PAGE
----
Opinion: My degree means nothing to me

Julisa Muñoz, Social Media Director

Illustration by Julisa Muñoz / The Runner

 Why is it that I don’t feel like graduating and getting my degree is a big deal? I should feel proud and excited to be a first-generation Mexican woman receiving her bachelor’s degree, but instead, I feel nothing.

    Is it because going to school is all I’ve known since I was 5 years old and don’t see finishing as the huge accomplishment everyone makes it out to be?

    For most, when we graduate high school, we go straight to college because it’s the lifestyle that is promoted to us all throughout our years at high school. There hasn’t been a time where I thought and felt that I had the option to do anything else.

    Is it because there is some sort of burnout that I don’t even realize I’m experiencing? All of my days consist of going to school, driving 30 minutes home, changing into my work clothes and then driving straight to work.

    In a research article about burnout, faculty of Psychology and Education Science at Transilvania University of Braşov found that there is higher potential for burn out and depression in students who have jobs because they are juggling the demands of work and school. The effects are more prevalent in students who work for 20 hours or more per week.

    I haven’t necessarily felt stressed – up until the past month – but I do feel it is extremely repetitive: it doesn’t give me any time to do the things I want to do, like stay at home all day without worrying about when the next assignment is due or what time I have to be at work.

    I don’t feel that my situation is severe enough for it to even be considered exhaustion or, let alone, burnout.

    Could it be the lack of support from the people in my life? It’s not that the people in my life don’t support me or are against me going to school, but it seems like they don’t care.

    My parents don’t know anything about my academic career, not even what my major is. All my parents know is that I’m going to school and spend all my time either there or at work.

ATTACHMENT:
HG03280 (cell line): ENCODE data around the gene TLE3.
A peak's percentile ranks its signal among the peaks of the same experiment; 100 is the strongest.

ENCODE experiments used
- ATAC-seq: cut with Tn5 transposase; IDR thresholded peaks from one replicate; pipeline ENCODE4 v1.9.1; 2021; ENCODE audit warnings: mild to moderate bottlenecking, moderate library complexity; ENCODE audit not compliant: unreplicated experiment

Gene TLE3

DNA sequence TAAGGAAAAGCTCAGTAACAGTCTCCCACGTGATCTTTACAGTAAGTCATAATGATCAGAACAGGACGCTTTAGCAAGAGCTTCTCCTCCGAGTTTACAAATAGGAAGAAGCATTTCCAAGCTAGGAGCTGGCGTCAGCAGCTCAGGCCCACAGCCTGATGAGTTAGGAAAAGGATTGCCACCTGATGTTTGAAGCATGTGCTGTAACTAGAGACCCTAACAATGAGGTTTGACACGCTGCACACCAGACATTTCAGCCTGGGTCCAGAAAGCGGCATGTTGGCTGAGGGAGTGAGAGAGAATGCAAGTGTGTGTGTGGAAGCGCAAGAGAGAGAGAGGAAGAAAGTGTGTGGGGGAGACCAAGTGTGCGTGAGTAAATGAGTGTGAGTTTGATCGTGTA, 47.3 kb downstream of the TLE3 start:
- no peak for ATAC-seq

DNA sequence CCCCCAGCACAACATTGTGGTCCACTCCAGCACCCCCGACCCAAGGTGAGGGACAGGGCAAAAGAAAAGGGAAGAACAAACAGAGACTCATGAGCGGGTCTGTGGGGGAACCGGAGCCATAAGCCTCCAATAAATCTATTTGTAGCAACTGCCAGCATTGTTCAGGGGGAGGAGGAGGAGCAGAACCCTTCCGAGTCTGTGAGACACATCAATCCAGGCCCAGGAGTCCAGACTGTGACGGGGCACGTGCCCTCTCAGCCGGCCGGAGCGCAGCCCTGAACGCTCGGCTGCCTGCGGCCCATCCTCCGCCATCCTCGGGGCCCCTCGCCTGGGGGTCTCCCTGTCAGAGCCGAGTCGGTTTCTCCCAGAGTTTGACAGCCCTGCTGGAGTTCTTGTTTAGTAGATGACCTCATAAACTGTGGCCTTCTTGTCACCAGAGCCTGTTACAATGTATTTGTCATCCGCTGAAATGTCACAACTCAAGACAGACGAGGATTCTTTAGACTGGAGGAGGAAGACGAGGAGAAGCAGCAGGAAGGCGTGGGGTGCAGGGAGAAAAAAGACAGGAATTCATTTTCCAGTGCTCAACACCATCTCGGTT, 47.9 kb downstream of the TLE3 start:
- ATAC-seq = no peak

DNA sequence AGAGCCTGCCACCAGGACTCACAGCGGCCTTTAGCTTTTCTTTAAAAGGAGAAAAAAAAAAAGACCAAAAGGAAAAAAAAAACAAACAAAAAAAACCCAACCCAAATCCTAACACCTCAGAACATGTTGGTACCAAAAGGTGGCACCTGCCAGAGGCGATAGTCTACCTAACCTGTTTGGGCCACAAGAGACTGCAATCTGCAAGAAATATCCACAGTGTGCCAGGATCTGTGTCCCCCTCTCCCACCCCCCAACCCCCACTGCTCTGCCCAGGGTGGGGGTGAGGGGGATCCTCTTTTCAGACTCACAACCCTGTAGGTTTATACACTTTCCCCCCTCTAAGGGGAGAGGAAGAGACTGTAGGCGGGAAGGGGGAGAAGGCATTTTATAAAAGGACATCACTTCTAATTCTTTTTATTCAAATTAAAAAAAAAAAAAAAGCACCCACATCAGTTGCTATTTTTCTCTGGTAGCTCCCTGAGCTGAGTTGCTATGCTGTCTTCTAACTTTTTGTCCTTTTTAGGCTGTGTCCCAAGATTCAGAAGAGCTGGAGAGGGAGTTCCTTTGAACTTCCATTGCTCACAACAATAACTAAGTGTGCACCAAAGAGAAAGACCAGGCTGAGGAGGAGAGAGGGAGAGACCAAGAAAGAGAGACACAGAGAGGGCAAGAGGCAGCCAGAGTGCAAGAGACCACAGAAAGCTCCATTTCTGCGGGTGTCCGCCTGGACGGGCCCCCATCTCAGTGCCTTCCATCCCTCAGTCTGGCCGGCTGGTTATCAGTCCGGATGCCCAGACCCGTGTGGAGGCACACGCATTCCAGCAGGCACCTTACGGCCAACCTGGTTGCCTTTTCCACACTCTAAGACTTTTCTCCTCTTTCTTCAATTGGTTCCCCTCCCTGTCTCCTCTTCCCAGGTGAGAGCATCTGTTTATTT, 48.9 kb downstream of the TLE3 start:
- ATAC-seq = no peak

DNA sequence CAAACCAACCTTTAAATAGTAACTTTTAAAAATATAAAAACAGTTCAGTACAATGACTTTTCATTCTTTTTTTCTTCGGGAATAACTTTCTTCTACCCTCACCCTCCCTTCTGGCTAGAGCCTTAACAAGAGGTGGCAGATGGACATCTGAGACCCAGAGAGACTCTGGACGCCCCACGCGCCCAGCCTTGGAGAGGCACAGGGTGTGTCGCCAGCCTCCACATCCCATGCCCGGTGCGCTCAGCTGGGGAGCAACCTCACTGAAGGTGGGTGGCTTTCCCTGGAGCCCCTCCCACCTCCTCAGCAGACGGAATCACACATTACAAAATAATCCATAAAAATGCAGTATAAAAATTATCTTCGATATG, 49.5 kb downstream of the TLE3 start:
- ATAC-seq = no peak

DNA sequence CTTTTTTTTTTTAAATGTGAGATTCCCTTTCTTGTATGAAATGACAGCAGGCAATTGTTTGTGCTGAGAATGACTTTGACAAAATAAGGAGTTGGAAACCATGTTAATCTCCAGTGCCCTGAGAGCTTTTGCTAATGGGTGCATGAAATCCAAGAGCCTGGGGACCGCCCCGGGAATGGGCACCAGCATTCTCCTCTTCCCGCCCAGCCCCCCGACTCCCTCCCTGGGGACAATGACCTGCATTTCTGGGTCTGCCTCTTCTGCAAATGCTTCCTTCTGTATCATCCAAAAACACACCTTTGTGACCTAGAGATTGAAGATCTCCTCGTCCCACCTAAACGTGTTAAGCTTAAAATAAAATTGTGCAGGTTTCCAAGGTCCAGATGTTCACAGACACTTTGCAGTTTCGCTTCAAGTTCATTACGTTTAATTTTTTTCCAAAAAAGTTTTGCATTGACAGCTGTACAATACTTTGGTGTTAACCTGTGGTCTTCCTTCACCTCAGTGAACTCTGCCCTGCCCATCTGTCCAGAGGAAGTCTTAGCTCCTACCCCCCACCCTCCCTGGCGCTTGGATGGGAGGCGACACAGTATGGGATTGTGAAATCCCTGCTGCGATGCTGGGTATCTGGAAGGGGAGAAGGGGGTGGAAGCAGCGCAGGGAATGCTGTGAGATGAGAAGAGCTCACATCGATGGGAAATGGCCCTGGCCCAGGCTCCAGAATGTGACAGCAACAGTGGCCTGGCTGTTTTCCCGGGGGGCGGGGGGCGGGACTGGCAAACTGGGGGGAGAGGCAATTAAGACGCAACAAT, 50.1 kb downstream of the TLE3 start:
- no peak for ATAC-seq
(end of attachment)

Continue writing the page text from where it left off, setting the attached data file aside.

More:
I feel like I have been on this entire journey on my own and even though it had no impact in the moment, my thoughts are spiraling as I write this.

    Upcoming graduate Yosemiri Valenzuela, says “I did have a support system through tough times. It was my friends. Their support meant a lot to me since we were going through the same situation.”

    It doesn’t feel fair to say that my family doesn’t care because I’m sure they do, it just may be hard for them to relate to my experience.

    A fellow graduate in my senior seminar class is doing their final project on students who are first-generation graduates that experience imposter syndrome, and it made me think: Is this why I don’t feel like I’m accomplishing anything major?

    In the article “CSULB’s first-generation students overcome ‘imposter syndrome’,” first-year graduate student Cristy Tran said that the biggest struggle she faced was the disconnect between the differing experiences her and her family had.

    As a first-generation student, I have no reference to what going to college and getting my degree should look like. Neither of my parents went to high school due to lack of resources in Mexico, while my older sister dropped out after a semester.

    No one in my household knows what it is like to be a university student. They also don’t know what it is like to be a full-time student who is working 5-6 days of the week.

    Maybe they all play a factor into why I don’t feel like I’m completing a major milestone in my life, but feeling this way is making me have a sort of existential crisis three weeks before graduation.

    I, at no point, felt like getting my degree was pointless. I just simply don’t see it as a monumental achievement.

    To me, it feels like it’s a part of living and something we have to do. The only thing I am certain of is that I love communications, and everything related to communication studies. I may not find personal value to my degree, but I truly value everything I’ve learned about the communications field.